Selling For Dummies
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Following are the ten most common mistakes made in sales. You can learn from these mistakes so your journey to success in sales can be shorter and much more enjoyable.

Misunderstanding selling

In some cases, the primary contact a business has with the outside world is through its sales and service people — and the only reason those companies have salespeople is for them to sell the product or service. How this is evolving with technology is that everyone in the company is involved in selling the brand and its products. Everyone who does anything that touches buyers is technically in sales. Everyone needs to know the demographic audience for the company’s product and work to understand what they really want and need — not necessarily new features, but the benefits derived from those features.

You can’t know too much about why people do and don’t buy your product or service — and gaining that knowledge is a function of selling. It helps you not only succeed now, but also come up with new products and services to continue to grow your business for the future.

Thinking you’re a sales natural

Sales skills are not a gift of birth. They are learned skills that anyone can master with a little study and work. Start watching others in persuasive situations wherever you go. Ask yourself why some persuaders are good and why some are bad.

You will find that identifying why they are bad is much easier — when persuaders are bad, you can usually tell that they’re incompetent, that they don’t know what they’re talking about, or that they’re just making mistakes in general. But when salespeople are well trained and highly skilled, things seem to move forward so smoothly that spotting the sale happening is almost impossible. That’s why you tend to think of these people as naturals.

Even though they may be naturally comfortable talking with others, the actual skill of persuading must be learned, just as the ins and outs of the product or service must be learned in order to succeed.

Talking too much and not listening enough

Most people think that you have to be a good talker in order to persuade others. A typical “good talker” thinks that he can tell the customer enough about the product that he will automatically buy it. But the truth is just the opposite. When you’re talking, you’re only telling what you already know. You’re learning little about the buyer. Ask questions, and you discover what your potential clients want to own. Then, you can start selling them on the benefits of your product.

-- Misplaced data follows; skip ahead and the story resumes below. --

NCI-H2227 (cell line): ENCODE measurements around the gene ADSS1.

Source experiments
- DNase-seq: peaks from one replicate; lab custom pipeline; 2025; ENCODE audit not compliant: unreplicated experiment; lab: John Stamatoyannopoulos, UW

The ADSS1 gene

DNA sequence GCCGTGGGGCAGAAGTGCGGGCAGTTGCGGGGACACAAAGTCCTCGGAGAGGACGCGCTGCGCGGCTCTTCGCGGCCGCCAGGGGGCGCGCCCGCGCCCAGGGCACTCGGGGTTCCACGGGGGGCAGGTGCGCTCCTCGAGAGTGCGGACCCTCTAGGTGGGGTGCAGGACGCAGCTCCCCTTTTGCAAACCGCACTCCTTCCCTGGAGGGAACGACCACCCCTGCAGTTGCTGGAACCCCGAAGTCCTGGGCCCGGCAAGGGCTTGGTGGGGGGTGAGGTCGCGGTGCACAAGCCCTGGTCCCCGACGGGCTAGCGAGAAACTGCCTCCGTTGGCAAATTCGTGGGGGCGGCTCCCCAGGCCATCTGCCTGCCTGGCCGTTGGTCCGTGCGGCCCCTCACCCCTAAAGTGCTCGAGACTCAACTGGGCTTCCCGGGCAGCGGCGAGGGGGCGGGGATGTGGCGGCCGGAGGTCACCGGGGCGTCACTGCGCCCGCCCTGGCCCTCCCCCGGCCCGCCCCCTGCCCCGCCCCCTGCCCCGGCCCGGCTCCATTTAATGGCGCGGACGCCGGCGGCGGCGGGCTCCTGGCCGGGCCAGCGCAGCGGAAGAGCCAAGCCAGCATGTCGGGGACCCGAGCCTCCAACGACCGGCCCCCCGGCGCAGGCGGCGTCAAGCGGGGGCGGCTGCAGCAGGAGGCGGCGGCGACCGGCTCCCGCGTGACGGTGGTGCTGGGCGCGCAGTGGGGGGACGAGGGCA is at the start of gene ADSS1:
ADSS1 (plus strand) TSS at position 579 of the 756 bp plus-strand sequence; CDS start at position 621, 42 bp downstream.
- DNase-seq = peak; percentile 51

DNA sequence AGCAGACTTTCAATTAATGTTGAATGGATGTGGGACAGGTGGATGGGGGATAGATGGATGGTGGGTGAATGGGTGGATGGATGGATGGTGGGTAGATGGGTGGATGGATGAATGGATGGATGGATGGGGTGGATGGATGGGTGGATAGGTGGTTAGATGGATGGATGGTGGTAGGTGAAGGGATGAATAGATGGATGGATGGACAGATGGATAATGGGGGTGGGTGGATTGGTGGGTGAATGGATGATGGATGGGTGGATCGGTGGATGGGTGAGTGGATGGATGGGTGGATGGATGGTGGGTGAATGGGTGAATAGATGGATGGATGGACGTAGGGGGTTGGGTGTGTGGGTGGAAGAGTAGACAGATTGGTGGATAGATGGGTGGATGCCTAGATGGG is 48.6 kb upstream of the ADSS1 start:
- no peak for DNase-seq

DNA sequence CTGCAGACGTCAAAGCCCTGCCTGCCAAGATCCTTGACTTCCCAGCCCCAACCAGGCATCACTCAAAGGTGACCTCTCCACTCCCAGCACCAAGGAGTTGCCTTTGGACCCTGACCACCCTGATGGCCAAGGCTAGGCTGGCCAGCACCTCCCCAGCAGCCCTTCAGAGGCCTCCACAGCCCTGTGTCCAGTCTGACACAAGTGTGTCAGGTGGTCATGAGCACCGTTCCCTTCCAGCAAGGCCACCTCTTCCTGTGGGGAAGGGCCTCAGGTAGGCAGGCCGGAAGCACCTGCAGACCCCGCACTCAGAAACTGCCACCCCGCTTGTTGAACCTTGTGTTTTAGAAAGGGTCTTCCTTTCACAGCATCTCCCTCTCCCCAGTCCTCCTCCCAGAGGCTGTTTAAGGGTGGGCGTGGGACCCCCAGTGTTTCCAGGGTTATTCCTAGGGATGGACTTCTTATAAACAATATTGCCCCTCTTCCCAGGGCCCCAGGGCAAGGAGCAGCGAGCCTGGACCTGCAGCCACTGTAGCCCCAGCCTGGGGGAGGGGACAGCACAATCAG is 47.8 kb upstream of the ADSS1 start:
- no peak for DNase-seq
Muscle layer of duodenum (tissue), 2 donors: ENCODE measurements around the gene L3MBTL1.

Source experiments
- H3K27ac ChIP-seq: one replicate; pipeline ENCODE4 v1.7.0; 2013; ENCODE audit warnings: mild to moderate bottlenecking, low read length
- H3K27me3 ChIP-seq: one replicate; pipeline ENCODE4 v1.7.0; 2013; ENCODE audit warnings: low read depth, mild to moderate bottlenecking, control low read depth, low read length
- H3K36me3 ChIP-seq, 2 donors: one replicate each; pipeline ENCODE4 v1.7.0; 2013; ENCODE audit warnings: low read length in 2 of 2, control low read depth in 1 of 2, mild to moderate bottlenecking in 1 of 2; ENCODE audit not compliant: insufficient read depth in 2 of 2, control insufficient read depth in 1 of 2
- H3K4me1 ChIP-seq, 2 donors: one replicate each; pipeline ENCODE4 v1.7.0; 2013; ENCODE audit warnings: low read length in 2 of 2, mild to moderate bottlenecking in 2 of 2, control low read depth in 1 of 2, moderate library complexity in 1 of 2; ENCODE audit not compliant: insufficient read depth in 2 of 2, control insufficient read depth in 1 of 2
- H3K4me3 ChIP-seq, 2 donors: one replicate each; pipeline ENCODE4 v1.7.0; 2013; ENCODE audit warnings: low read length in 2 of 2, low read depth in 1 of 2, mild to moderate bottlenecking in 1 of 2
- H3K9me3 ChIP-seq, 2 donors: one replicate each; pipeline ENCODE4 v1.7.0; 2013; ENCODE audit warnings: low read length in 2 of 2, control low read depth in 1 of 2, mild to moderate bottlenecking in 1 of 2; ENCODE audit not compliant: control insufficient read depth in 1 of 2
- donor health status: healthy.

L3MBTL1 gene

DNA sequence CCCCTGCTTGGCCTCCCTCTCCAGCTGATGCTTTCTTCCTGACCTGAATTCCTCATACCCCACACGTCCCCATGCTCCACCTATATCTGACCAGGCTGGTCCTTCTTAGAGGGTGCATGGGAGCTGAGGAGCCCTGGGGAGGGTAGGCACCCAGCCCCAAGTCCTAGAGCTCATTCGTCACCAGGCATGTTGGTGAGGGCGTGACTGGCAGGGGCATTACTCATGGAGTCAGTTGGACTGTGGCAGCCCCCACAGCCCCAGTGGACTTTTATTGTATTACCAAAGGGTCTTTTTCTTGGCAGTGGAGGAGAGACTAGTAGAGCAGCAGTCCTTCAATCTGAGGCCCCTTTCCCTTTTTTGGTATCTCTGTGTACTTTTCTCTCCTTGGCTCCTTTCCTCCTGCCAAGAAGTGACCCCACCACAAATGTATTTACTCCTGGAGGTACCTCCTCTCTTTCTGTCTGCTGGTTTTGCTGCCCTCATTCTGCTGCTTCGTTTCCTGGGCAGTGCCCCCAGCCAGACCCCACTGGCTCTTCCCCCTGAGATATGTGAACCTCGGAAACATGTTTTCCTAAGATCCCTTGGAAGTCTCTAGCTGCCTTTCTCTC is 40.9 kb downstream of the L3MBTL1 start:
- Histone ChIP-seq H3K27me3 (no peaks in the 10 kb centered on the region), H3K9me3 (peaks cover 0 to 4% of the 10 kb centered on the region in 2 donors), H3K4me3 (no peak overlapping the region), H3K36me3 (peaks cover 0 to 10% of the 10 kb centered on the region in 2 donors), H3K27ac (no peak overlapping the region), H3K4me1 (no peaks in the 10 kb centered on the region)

Professional sales training involves more questioning and listening techniques than it does speaking skills. It’s knowing the proper questions to ask, not just talking, that leads to closed sales. A salesperson who has been trained to ask questions leads the buyer down the path to the sale. He doesn’t push him down that path.

Using words that kill sales

In any presentation you make, your words paint pictures. And a few wrong word pictures can ruin the entire portrait you’re trying to paint.

How many presentations do you suppose are made daily that don’t succeed just because of the sales‐killing pictures that the presenter’s words paint, like referring to a “contract” someone has to “sign” to have a product installed? By using the wrong words, salespeople create negative pictures in the minds of the people they strive to serve — giving them more reasons not to go ahead than to get involved.

Not knowing when to close the sale

Most customers who leave a place of business without owning a product or service are shrugged off by untrained salespeople as being “just lookers.” or “be‐backs,” or any number of other euphemisms that hide the basic fact that the salesperson did not do the job as well as it could have been done. A professional salesperson, however, prefers to see such customers as what they really are: lost sales.

Ask for your prospect’s decision when you recognize his buying signs, such as asking more questions the answers to which he needs to know when he owns it or using language that shows an attitude of ownership, such as, “Yessir, that Van Gogh original certainly will enhance our living room.” Your prospect may ask questions that refer to delivery, such as “Is it in stock?” or “Is there a delivery charge?” When you see such signs, yes is usually right around the corner.